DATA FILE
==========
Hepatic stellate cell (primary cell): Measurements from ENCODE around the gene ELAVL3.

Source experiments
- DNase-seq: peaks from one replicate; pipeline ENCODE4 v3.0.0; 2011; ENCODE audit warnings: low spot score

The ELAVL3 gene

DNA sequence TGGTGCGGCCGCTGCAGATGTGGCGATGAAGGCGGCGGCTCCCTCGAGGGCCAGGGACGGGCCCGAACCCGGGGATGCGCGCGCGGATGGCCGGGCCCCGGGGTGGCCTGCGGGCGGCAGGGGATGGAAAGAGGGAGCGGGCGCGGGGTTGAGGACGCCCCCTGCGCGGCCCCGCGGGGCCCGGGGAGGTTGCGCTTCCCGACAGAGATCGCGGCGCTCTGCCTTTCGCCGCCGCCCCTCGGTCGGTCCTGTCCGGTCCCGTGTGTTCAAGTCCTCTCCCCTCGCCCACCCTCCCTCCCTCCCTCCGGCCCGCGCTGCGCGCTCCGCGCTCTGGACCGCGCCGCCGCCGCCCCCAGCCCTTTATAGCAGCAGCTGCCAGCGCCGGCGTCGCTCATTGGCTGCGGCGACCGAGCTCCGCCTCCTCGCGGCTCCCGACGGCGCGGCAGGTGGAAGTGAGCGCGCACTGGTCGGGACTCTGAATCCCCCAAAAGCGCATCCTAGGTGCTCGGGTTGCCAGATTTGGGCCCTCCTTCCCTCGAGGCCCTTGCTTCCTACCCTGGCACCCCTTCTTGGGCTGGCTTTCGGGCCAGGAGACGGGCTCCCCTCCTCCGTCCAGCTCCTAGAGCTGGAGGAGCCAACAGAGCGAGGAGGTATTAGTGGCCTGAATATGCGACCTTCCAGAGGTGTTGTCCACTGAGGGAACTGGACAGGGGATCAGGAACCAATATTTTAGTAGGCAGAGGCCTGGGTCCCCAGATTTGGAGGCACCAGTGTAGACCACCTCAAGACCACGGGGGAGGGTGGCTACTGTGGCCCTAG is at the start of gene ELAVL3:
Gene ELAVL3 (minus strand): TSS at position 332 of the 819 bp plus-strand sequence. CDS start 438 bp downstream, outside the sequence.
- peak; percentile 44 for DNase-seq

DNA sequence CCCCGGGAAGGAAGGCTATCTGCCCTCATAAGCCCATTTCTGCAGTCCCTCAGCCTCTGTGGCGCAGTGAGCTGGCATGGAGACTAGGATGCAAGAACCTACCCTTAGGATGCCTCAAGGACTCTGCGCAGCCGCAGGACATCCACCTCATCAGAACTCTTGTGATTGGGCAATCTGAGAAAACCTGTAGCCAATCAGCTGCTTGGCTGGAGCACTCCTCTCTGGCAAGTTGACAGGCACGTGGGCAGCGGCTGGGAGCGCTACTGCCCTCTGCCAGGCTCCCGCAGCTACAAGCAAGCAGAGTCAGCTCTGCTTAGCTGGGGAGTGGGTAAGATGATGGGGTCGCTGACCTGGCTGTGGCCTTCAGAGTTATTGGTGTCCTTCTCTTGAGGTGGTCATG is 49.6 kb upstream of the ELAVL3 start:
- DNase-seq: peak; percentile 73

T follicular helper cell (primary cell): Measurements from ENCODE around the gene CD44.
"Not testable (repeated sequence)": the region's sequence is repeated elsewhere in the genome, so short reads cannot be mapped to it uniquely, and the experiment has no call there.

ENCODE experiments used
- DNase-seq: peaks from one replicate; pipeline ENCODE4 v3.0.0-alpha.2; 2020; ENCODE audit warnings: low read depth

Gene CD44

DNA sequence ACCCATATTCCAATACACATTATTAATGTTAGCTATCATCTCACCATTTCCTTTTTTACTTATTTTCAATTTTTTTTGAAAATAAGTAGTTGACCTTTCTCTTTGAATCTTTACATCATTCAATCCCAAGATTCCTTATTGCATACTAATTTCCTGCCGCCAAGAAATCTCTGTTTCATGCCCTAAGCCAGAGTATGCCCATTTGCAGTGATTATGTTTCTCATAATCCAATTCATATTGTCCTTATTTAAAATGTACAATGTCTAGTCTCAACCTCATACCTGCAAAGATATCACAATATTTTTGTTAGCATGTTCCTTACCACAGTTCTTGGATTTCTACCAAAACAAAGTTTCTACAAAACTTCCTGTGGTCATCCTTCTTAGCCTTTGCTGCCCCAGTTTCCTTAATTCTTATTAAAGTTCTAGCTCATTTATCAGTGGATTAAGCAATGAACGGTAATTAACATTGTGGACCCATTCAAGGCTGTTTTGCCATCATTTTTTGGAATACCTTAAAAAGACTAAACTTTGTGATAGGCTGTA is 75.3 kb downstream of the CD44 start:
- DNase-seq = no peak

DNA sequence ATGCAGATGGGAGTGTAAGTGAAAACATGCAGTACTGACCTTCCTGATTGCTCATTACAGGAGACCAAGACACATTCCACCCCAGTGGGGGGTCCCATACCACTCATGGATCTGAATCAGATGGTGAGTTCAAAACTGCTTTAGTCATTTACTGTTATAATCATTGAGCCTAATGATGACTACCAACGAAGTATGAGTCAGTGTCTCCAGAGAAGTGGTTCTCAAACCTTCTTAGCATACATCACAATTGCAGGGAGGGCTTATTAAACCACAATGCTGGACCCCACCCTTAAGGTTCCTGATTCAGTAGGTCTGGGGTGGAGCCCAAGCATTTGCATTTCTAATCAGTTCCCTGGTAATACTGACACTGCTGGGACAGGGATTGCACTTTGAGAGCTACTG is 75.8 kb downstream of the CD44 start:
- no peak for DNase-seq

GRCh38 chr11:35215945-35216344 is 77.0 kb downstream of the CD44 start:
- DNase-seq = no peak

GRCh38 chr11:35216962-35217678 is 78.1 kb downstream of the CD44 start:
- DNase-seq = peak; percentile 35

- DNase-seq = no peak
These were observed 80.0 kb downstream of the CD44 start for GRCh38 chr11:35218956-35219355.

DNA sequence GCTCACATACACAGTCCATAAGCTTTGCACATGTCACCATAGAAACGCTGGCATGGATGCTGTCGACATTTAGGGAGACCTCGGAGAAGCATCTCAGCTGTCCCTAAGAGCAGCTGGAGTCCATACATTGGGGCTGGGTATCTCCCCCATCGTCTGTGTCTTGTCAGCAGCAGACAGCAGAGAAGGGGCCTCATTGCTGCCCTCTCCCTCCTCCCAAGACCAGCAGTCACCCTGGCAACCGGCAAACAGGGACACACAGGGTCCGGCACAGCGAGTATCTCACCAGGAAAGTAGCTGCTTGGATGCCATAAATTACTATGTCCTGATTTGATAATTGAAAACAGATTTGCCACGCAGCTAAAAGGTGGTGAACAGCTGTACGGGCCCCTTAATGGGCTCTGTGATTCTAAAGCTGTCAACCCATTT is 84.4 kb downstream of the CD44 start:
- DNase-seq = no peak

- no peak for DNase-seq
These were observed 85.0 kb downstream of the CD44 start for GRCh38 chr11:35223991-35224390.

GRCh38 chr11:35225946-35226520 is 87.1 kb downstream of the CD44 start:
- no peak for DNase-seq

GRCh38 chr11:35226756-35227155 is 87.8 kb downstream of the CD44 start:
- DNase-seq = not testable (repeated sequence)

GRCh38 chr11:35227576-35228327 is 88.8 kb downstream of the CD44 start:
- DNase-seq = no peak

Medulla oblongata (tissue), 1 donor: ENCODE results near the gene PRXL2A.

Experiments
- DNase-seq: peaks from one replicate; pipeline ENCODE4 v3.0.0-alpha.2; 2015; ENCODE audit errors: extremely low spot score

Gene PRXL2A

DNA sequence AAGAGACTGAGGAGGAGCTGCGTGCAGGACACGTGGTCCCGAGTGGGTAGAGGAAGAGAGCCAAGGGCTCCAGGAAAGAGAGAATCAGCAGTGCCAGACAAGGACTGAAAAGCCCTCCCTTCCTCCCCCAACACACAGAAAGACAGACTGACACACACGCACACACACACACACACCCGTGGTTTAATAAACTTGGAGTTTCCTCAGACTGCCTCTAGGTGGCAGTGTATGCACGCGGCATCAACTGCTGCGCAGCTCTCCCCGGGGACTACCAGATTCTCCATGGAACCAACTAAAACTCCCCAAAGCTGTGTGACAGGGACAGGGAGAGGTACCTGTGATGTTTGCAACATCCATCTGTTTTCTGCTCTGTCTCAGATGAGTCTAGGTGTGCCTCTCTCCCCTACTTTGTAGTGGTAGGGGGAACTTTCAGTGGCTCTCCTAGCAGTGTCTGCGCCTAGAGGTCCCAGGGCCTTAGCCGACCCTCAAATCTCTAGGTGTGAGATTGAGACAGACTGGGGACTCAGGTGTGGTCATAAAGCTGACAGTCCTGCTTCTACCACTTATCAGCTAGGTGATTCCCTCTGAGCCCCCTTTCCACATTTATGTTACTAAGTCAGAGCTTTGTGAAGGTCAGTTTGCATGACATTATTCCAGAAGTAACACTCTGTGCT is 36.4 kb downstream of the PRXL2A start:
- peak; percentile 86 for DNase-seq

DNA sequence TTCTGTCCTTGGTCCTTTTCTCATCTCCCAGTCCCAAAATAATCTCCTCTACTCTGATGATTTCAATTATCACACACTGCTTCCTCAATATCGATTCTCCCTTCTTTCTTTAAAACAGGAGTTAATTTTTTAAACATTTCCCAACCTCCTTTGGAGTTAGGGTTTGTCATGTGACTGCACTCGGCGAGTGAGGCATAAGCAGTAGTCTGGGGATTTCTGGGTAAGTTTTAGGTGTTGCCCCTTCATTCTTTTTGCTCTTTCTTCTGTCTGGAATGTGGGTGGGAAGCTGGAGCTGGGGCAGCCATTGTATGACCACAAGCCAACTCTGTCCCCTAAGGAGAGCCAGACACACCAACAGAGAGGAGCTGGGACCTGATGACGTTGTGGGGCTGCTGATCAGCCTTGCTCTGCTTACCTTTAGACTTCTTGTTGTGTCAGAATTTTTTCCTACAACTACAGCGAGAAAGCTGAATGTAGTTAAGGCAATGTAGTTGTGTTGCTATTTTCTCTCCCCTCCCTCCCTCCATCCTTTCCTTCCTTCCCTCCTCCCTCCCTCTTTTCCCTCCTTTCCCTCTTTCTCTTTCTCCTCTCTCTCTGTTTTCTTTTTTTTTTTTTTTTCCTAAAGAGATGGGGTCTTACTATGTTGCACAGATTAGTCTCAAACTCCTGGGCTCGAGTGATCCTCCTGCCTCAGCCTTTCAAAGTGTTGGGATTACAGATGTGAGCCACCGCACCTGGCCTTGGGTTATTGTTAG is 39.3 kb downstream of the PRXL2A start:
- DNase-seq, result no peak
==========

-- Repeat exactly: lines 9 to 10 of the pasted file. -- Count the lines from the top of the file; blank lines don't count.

- DNase-seq: peak; percentile 73

T follicular helper cell (primary cell): Measurements from ENCODE around the gene CD44.